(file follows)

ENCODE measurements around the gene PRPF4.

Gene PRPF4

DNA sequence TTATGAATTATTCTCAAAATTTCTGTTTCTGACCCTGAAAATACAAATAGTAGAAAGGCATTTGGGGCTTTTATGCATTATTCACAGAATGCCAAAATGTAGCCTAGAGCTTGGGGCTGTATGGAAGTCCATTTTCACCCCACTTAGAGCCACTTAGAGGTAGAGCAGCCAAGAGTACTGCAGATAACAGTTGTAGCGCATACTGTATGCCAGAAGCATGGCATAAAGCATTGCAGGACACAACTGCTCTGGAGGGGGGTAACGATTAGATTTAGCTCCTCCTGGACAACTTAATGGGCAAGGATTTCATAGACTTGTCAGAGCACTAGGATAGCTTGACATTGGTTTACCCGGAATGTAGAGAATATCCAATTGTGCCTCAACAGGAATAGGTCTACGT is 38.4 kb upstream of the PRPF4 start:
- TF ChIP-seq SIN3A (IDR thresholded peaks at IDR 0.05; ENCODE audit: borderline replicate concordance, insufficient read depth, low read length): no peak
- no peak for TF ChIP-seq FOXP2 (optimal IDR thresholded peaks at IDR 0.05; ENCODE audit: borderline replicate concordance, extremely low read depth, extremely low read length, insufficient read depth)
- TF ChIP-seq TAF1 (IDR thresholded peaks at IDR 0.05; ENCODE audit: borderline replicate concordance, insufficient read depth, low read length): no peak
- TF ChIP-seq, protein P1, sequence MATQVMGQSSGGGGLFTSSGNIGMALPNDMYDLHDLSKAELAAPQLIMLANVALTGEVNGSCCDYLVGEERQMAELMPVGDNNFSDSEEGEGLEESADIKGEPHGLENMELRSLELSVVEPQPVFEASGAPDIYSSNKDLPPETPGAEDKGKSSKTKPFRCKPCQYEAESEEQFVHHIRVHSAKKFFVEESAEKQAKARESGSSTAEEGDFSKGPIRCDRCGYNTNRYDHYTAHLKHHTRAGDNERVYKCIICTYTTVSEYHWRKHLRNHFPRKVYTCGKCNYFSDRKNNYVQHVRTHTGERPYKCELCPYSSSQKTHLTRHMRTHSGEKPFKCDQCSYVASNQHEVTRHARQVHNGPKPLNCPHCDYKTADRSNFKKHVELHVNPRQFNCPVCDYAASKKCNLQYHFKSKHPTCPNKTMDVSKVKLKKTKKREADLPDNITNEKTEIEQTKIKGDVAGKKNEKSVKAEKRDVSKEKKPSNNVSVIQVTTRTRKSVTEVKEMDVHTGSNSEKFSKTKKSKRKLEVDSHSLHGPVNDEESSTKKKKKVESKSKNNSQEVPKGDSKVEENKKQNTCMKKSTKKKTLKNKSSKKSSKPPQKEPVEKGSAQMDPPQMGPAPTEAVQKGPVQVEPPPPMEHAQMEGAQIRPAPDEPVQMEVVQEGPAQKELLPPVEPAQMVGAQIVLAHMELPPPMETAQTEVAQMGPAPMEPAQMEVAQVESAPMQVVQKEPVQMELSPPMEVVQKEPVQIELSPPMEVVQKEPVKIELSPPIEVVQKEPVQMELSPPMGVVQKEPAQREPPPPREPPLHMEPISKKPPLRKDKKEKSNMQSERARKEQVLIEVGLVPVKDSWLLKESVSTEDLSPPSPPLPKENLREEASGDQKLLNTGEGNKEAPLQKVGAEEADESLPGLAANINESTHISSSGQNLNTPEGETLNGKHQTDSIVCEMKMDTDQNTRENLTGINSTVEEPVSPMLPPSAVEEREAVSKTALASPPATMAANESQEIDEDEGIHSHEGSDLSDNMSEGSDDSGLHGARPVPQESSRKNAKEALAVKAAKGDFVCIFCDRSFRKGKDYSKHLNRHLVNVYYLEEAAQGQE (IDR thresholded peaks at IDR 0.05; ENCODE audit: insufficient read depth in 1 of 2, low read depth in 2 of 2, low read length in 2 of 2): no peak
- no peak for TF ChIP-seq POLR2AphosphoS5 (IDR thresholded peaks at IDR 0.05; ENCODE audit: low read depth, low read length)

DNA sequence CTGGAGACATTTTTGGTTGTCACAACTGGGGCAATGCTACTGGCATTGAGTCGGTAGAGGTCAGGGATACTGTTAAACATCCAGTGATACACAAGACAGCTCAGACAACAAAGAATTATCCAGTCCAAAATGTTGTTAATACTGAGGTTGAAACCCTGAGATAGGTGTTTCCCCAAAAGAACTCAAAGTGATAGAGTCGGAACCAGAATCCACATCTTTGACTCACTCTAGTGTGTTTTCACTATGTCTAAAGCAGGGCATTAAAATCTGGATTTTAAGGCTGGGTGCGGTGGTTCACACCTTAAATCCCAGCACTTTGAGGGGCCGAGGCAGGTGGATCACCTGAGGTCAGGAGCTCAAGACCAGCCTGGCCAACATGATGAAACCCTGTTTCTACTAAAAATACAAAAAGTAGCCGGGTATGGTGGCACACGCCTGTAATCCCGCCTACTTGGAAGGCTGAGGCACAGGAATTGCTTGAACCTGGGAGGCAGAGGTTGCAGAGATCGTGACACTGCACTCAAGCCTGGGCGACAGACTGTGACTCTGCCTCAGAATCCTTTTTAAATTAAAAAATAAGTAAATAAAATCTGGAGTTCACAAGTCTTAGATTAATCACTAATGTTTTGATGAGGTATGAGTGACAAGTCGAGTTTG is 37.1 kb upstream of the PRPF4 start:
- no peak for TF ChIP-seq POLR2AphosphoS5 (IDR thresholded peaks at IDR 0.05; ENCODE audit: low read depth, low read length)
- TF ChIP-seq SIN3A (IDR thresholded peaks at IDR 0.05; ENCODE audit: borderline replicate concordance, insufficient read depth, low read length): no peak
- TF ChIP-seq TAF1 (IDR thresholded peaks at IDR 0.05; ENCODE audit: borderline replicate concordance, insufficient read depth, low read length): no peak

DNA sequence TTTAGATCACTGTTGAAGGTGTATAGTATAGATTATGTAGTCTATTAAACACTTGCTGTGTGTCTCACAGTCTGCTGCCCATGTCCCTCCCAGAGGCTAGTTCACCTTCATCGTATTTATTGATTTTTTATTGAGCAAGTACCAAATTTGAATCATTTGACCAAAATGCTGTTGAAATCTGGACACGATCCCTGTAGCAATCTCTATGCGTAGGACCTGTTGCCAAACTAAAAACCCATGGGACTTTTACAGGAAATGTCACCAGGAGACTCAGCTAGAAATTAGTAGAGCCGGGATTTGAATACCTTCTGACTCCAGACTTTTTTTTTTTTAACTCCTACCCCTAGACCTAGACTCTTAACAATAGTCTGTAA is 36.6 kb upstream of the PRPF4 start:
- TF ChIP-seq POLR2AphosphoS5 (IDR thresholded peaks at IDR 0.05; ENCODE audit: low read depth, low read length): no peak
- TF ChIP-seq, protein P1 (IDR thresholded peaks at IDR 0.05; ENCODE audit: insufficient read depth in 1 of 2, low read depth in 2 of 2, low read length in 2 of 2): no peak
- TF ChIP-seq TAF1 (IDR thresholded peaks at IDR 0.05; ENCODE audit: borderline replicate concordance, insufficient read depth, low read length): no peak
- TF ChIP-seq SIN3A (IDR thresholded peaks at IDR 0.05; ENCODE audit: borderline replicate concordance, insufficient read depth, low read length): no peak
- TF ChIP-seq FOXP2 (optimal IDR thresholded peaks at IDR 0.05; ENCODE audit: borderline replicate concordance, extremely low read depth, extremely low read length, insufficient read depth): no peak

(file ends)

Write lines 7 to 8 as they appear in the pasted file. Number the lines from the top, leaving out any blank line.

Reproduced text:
- TF ChIP-seq, protein P1, sequence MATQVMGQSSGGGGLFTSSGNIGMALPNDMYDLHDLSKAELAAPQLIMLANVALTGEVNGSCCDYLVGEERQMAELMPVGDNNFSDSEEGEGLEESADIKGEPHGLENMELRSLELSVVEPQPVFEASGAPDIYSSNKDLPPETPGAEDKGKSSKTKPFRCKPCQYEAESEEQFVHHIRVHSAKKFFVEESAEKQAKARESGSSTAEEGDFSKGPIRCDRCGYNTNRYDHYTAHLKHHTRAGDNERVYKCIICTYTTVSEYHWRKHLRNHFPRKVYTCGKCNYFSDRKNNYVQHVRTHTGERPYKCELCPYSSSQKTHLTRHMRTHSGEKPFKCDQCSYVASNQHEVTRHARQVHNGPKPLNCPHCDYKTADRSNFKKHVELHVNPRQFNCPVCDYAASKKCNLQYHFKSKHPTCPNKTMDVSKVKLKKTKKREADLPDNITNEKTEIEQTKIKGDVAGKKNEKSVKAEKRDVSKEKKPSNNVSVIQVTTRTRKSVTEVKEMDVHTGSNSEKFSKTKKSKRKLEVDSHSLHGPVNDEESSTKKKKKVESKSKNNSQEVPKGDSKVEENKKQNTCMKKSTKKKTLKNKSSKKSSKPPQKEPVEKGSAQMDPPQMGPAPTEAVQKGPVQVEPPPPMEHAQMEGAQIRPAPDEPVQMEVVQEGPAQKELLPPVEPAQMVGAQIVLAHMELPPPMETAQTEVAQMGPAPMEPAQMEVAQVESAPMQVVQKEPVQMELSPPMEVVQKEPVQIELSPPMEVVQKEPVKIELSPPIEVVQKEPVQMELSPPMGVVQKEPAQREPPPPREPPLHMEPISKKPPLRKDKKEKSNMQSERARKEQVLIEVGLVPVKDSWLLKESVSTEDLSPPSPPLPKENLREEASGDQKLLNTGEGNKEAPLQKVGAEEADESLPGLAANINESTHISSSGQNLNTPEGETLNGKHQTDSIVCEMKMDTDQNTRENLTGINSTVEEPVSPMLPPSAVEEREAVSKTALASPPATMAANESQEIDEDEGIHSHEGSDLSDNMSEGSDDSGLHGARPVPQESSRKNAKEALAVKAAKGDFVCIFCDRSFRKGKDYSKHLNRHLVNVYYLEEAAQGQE (IDR thresholded peaks at IDR 0.05; ENCODE audit: insufficient read depth in 1 of 2, low read depth in 2 of 2, low read length in 2 of 2): no peak
- no peak for TF ChIP-seq POLR2AphosphoS5 (IDR thresholded peaks at IDR 0.05; ENCODE audit: low read depth, low read length)